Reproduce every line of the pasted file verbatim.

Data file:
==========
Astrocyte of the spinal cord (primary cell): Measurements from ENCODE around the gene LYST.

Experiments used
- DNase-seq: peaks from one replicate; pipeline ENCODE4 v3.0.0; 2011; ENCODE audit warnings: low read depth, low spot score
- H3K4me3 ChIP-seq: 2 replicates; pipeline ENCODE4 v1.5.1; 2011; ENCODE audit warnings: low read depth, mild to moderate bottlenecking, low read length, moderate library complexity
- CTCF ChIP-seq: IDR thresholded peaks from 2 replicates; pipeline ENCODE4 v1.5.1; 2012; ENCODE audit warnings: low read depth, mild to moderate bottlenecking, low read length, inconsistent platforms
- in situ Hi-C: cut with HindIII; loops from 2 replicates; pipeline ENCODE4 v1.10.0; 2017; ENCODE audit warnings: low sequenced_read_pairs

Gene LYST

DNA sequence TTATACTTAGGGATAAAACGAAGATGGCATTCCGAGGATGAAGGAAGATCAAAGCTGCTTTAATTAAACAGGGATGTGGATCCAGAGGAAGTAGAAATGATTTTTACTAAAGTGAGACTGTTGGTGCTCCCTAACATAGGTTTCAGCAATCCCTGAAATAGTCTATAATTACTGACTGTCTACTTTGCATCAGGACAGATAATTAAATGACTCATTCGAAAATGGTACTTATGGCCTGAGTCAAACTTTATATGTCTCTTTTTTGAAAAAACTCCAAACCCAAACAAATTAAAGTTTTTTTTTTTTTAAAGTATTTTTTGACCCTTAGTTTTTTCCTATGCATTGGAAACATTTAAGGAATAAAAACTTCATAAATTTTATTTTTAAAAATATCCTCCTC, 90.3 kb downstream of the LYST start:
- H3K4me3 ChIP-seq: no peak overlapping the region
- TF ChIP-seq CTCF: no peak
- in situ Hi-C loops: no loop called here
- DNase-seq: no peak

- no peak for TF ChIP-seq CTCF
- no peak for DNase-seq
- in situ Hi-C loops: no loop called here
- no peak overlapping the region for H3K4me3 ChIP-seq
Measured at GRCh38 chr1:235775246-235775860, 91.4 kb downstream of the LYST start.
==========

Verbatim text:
Astrocyte of the spinal cord (primary cell): Measurements from ENCODE around the gene LYST.

Experiments used
- DNase-seq: peaks from one replicate; pipeline ENCODE4 v3.0.0; 2011; ENCODE audit warnings: low read depth, low spot score
- H3K4me3 ChIP-seq: 2 replicates; pipeline ENCODE4 v1.5.1; 2011; ENCODE audit warnings: low read depth, mild to moderate bottlenecking, low read length, moderate library complexity
- CTCF ChIP-seq: IDR thresholded peaks from 2 replicates; pipeline ENCODE4 v1.5.1; 2012; ENCODE audit warnings: low read depth, mild to moderate bottlenecking, low read length, inconsistent platforms
- in situ Hi-C: cut with HindIII; loops from 2 replicates; pipeline ENCODE4 v1.10.0; 2017; ENCODE audit warnings: low sequenced_read_pairs

Gene LYST

DNA sequence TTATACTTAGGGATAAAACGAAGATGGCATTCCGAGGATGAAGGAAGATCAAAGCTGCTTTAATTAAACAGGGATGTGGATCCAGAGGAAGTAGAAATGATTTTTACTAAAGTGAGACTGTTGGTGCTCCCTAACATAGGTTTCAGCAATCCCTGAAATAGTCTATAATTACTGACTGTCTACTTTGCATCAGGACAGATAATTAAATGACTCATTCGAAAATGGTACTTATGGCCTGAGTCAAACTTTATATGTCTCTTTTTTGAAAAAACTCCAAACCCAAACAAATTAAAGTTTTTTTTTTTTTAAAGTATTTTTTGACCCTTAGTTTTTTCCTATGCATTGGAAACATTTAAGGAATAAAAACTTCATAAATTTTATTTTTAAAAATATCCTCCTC, 90.3 kb downstream of the LYST start:
- H3K4me3 ChIP-seq: no peak overlapping the region
- TF ChIP-seq CTCF: no peak
- in situ Hi-C loops: no loop called here
- DNase-seq: no peak

- no peak for TF ChIP-seq CTCF
- no peak for DNase-seq
- in situ Hi-C loops: no loop called here
- no peak overlapping the region for H3K4me3 ChIP-seq
Measured at GRCh38 chr1:235775246-235775860, 91.4 kb downstream of the LYST start.